Are you wondering why companies would continue to use synthetic scents if they’re so bad for our health? The answer is straightforward — they are cheaper. Synthetic scents can be an extremely cheap way to give everything from shampoo to lotion to candles a desirable scent. Unfortunately, just because you enjoy a scent, doesn’t mean it’s good for you.
Fake Fragrances: Making People’s Lives Miserable
In an August 2016 study published by veteran fragrance chemical researcher Anne Steinemann, Ph.D., we see the scope of how scented products impact our daily lives. But here’s a positive stat from the study: She found that more than 50 percent of the population would prefer fragrance-free workplaces, health care facilities and professionals, hotels, and airplanes.
Overall Reported Health Problems After Exposure to Fake Fragrance
Overall, 34 percent of the population reported one or more types of adverse health effects from exposure to fragranced products.
The most common symptoms were:
- 18 percent respiratory problems
- 16 percent mucosal symptoms
- 15 percent migraine headaches
- 10 percent skin problems
- 8 percent asthma attacks
- 7 percent neurological problems
- 5 percent cognitive problems
- 5 percent gastrointestinal problems
- 4 percent cardiovascular problems
- 4 percent immune system problems
- 3 percent musculoskeletal problems
- 1 percent “other.”
Scented Laundry Products Vented Outdoors
12 percent reported health problems from the scent of laundry products coming from a dryer vent. Symptoms include headaches, breathing difficulties and other health problems.
Proximity to Fragranced Person
23 percent reported health problems from being near someone who is wearing a fragranced product.
Trouble in Public Places
- 17 percent of people say they are unable or reluctant to use public toilets because of air freshener, deodorizer or scented product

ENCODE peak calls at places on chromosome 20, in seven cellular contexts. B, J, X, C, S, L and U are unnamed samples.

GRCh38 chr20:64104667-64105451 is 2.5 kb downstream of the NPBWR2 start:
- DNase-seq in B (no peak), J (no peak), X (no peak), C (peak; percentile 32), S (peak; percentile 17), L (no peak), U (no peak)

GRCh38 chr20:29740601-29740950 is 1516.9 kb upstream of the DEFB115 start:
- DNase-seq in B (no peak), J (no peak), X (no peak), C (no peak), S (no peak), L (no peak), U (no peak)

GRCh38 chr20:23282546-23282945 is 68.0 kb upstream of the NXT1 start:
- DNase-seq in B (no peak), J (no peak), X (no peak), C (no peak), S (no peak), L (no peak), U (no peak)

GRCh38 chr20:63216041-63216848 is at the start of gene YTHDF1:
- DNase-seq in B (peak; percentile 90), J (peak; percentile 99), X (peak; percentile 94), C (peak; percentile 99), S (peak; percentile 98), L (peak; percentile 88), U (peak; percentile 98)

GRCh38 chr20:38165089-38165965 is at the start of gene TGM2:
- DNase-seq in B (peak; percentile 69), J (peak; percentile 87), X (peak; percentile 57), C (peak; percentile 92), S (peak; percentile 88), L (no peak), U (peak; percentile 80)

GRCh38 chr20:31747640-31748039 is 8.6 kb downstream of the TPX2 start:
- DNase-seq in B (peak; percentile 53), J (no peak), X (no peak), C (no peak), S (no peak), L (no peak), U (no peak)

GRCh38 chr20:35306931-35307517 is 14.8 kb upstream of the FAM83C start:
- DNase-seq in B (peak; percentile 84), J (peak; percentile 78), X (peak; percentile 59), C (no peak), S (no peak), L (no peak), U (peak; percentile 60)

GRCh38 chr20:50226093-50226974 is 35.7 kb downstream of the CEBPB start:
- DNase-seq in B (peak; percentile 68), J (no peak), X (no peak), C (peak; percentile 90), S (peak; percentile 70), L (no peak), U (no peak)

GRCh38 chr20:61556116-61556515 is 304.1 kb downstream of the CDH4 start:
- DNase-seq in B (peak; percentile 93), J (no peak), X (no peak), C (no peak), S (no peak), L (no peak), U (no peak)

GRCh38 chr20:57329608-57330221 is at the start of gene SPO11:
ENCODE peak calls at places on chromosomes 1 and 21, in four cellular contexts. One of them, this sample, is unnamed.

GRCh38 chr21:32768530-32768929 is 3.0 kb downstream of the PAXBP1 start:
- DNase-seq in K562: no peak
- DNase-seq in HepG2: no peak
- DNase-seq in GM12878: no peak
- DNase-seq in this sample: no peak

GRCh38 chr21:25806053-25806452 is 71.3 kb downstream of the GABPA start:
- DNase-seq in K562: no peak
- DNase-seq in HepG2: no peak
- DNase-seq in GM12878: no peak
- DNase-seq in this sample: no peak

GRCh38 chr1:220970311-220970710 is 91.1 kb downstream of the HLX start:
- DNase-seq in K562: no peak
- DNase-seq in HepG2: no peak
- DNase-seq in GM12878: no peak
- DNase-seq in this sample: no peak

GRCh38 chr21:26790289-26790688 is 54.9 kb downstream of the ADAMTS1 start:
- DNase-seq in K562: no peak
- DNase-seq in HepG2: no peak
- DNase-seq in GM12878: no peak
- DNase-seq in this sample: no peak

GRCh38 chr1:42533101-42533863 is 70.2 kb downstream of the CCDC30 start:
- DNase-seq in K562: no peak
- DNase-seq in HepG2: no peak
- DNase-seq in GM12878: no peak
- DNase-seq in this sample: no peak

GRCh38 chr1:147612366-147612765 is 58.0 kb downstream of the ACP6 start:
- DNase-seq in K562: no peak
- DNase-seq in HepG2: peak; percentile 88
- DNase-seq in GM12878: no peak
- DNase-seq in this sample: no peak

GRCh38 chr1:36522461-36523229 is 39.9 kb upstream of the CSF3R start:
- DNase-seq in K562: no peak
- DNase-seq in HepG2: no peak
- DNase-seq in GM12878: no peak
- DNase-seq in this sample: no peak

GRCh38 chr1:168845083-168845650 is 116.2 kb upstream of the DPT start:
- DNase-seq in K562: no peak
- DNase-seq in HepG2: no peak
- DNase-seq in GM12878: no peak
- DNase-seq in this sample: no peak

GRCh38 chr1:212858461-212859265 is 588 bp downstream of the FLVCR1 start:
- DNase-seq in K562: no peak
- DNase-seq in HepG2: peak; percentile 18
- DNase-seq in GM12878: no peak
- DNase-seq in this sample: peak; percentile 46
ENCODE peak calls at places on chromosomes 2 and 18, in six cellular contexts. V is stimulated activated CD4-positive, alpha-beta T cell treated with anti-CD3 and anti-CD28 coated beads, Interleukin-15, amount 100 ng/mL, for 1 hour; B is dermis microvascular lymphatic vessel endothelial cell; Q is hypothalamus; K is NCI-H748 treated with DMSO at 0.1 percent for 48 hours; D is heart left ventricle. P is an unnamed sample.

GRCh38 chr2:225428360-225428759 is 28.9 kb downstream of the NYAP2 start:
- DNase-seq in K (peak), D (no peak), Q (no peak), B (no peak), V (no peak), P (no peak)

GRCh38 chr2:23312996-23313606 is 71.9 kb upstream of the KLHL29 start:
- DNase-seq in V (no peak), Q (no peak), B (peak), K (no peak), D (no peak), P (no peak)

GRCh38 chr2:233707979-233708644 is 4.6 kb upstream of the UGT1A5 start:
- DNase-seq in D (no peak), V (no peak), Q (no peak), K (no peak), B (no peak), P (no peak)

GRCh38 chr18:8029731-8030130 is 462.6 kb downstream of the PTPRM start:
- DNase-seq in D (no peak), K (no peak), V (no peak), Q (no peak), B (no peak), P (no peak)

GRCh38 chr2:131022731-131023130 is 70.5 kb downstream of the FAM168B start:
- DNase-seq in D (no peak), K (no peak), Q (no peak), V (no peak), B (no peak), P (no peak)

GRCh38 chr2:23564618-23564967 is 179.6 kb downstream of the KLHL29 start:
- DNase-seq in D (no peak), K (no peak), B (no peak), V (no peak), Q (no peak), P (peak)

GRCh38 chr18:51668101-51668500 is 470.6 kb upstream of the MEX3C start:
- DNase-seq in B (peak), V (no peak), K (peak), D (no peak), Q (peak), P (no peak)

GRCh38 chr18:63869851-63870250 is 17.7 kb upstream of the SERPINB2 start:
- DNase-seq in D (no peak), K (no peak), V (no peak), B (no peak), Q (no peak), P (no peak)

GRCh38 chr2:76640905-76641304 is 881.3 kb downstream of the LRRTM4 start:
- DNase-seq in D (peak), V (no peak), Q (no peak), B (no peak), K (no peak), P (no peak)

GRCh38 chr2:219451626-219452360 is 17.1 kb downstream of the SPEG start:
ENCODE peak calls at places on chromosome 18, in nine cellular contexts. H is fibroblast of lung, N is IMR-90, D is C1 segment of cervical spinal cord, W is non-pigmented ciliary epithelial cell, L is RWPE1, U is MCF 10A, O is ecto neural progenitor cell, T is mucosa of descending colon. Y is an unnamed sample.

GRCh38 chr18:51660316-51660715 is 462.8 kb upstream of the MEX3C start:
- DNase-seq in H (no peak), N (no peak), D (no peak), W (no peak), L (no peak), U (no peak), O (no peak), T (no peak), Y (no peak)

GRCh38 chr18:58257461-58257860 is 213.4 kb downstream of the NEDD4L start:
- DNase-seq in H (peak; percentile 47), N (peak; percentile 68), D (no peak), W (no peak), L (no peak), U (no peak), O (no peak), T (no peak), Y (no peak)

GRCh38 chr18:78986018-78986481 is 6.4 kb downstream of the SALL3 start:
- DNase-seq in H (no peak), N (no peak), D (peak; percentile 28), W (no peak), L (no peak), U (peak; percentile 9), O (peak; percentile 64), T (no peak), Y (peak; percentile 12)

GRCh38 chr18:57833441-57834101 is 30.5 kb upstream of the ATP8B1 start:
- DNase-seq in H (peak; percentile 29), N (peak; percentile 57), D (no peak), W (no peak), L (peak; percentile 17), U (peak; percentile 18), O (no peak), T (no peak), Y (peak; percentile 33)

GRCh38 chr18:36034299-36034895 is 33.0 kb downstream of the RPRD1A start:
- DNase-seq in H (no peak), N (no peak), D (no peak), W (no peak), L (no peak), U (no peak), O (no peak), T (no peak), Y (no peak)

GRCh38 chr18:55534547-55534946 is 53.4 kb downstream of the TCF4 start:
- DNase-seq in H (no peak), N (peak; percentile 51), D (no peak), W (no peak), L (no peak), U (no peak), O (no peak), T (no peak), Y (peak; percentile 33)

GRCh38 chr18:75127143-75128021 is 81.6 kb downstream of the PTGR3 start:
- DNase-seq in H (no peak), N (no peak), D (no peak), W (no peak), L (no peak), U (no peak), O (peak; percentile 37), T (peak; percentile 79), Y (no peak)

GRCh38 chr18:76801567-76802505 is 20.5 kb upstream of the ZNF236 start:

- 14 percent are unable or reluctant to their wash hands with soap in a public place because they suspect the soap is fragranced. Further
- 22.7 percent have been prevented from going to some public place because of scented products
Fragranced product exposures have economic implications, too. Of those surveyed, 20 percent would enter but then leave a business as quickly as possible if they smell fragranced products, and 15 have lost workdays or a job due to fragranced product exposures in the workplace.
Clearly, the United States is ready for fragrance-free policies. Share these facts with your employers, favorite businesses and local government to encourage fragrance-free policies.
Serious Dangers of Synthetic Scents
According to the Breast Cancer Fund, when it comes to the prevention of cancer, avoiding synthetic fragrance is one of the main ways to help yourself. That’s because the dangers of synthetic scents include hormone-disrupting phthalates and synthetic musks. (7)
The National Academy of Sciences endorsed the 2011 finding by the National Toxicology Program, a collaboration of scientists from several government agencies, that styrene is “reasonably anticipated to be a human carcinogen” based on “compelling evidence.” The organization also said that some studies would support “a strong argument [for] listing styrene as a known human carcinogen.” (Their italics, not mine).
Styrene is found in cigarette smoke and car exhaust. It doesn’t sound like it would smell too good, but shockingly, it’s actually being used in cosmetic sprays and liquids as well as cleaning products. According to the EWG, if a company doesn’t fully disclose that it contains styrene (which it most likely will not) then the only way you’ll know it’s present is if you use a gas chromatograph or mass spectrometer. (8)
Sadly, styrene is just one of many ingredients linked to cancer being used to create an artificial fragrance. Phthalates are another group of chemicals often disguised as “fragrance.” They are connected to cancer, endocrine disruption as well as developmental and reproductive toxicity.